Special to The Detroit News
Published 5:56 PM EDT May 21, 2020
Like many, I have a complicated relationship with technology. On the one hand, I appreciate the convenience of my laptop and my iPhone. But the downsides include the glitches and the amount of time I spend on these devices for work and other purposes.
Social media is another concern, especially when it comes to my daughter. With today’s teens constantly on their phones, they rarely have a normal conversation. Even texting has taken a backseat to popular apps like Snapchat that provides a new way to communicate.
When schools first closed, my daughter was having a tough time adjusting to being away from her friends and stuck at home with her parents.
My mother said she wished my daughter had hobbies like hers to keep her occupied, like painting and reading, and I agreed. When I shared this with my daughter, she told me she had lots of hobbies.
Her response made me realize that all of her favorite activities involved her friends. Despite the unhealthy attachment these kids have to their phones, they’re more connected than I previously thought. They had to be physically separated during this time for me to see the truth.
Like many high school students, my daughter enjoys sports and clubs and travel, along with other extracurricular activities she gets to do with kids. Now that she and her classmates have been torn apart, they’ve started talking more on their phones through FaceTime. The sound of their laughter is like music to my ears.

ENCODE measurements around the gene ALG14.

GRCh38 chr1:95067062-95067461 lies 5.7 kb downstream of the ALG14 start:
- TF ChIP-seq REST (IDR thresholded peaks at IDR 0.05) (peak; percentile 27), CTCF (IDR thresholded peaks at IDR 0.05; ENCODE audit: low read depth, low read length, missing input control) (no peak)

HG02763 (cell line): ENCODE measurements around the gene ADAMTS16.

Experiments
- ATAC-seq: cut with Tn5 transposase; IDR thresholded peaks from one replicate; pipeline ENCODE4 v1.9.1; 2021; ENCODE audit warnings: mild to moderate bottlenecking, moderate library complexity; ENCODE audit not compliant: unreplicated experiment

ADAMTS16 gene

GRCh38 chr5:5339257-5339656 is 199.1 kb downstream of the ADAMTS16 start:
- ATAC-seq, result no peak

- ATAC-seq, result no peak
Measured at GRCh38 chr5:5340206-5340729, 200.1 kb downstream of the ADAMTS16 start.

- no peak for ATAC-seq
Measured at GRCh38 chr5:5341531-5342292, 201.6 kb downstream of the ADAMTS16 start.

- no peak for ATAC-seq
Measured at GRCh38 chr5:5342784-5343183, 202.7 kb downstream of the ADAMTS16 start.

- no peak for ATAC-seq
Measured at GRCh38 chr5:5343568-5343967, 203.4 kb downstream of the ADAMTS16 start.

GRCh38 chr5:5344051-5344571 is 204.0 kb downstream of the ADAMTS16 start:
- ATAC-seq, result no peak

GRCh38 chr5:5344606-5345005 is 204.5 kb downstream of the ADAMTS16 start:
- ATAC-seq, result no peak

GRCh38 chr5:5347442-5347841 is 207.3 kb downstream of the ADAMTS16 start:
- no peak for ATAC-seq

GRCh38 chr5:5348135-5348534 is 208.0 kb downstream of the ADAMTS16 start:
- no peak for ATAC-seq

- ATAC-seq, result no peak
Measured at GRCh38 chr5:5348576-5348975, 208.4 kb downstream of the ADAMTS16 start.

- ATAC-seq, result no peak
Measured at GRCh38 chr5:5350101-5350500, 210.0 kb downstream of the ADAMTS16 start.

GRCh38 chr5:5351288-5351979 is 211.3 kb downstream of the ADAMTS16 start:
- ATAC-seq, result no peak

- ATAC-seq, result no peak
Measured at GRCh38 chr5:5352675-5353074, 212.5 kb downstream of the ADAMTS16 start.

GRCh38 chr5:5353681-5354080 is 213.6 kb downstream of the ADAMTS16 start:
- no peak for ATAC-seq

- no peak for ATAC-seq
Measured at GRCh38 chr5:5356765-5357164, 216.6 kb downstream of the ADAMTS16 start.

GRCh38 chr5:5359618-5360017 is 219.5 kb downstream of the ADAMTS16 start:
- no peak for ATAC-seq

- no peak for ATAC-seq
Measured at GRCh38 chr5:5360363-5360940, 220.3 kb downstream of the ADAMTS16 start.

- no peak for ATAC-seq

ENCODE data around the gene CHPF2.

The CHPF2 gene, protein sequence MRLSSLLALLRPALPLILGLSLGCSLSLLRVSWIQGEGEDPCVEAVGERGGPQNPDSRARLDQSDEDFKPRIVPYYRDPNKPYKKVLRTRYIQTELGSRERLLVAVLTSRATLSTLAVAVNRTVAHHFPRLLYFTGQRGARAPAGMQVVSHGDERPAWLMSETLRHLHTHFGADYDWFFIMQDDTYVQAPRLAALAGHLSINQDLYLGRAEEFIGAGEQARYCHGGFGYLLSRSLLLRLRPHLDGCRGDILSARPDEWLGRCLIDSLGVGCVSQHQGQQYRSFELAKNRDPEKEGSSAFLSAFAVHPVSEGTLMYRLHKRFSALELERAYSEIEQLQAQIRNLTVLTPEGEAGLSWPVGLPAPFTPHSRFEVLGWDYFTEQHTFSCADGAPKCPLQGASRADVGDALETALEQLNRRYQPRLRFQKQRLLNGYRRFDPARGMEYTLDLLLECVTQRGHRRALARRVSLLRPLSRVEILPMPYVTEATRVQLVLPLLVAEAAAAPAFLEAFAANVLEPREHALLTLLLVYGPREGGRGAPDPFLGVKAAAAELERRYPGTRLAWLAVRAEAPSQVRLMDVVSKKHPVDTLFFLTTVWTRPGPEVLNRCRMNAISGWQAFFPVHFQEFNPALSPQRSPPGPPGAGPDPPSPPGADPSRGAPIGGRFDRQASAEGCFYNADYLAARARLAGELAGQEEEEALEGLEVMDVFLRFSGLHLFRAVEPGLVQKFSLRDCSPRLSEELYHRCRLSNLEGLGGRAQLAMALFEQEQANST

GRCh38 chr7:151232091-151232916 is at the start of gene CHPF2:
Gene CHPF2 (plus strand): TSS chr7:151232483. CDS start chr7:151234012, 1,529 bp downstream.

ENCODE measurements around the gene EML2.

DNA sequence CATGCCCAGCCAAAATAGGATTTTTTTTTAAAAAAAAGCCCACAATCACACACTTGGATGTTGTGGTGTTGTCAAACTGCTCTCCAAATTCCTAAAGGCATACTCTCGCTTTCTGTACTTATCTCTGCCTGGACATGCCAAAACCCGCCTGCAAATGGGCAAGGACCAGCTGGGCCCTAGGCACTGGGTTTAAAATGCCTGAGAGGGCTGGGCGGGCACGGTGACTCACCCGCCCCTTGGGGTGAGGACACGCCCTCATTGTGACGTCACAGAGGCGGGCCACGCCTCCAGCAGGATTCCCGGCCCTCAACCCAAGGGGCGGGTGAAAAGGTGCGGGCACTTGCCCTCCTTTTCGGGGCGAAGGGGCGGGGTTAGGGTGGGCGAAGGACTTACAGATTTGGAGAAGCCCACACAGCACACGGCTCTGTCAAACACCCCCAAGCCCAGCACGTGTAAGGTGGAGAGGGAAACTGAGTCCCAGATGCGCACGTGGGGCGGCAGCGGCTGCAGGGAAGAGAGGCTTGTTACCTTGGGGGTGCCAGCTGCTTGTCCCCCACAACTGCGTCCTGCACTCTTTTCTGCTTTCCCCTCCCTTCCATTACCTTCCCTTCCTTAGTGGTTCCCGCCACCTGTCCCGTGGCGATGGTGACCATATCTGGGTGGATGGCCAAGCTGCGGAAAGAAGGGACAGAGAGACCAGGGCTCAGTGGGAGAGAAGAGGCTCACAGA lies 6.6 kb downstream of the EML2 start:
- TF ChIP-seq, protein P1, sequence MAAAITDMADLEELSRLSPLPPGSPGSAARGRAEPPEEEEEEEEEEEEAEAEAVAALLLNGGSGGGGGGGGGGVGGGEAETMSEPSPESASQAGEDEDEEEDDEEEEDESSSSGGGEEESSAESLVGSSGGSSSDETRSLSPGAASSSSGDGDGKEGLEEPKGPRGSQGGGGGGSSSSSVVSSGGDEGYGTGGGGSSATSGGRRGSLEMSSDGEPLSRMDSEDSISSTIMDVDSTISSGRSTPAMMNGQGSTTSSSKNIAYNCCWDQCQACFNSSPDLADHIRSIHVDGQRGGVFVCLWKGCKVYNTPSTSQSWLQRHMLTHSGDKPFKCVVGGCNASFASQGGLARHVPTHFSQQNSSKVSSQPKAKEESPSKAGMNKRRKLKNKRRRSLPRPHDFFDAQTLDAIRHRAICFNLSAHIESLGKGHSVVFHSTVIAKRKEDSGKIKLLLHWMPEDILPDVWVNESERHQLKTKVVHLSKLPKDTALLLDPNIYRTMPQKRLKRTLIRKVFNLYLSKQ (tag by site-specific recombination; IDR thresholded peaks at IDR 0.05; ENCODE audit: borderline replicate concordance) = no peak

Transitioning away from friends and events wasn’t easy for me either as we both inherited the social butterfly gene from my mother. Now I find myself relying on technology to connect with those I can’t see in person in order to stay in touch.
All of the amusing cartoons and videos shared confirm that laughter really is the best medicine, especially when we have an overwhelming situation that is beyond our control.
When I told my brother how hard it was for my daughter to be missing school and sports and hanging out with friends, he said at least she has technology to connect with them, which wasn’t an option for anyone during the Spanish flu pandemic.
As I tried to explain to her in the beginning, this was still a pretty cushy existence we had so far compared to most emergency situations. Not only did we have our health, we also had food and shelter, water and power, and Wi-Fi.
It would be a lot harder to stay entertained at home without all the streaming options on TV.
For now, I am grateful for the technology that allows my daughter and her friends to stay in touch as they meet the social distancing requirements that prevent the typical pastimes for teens like sleepovers, school trips and car rides. Her laptop also lets her do online learning and testing and college research since campus visits are out of the question right now.
As my husband said when I told him about her hobbies, maybe we’re more connected than we think. While I once blamed technology for tearing people apart, it’s the glue holding us together as we shelter in place.
Jeanine Matlow is a Metro Detroit interior decorator turned freelance writer specializing in stories about interior design. You can reach her at email@example.com.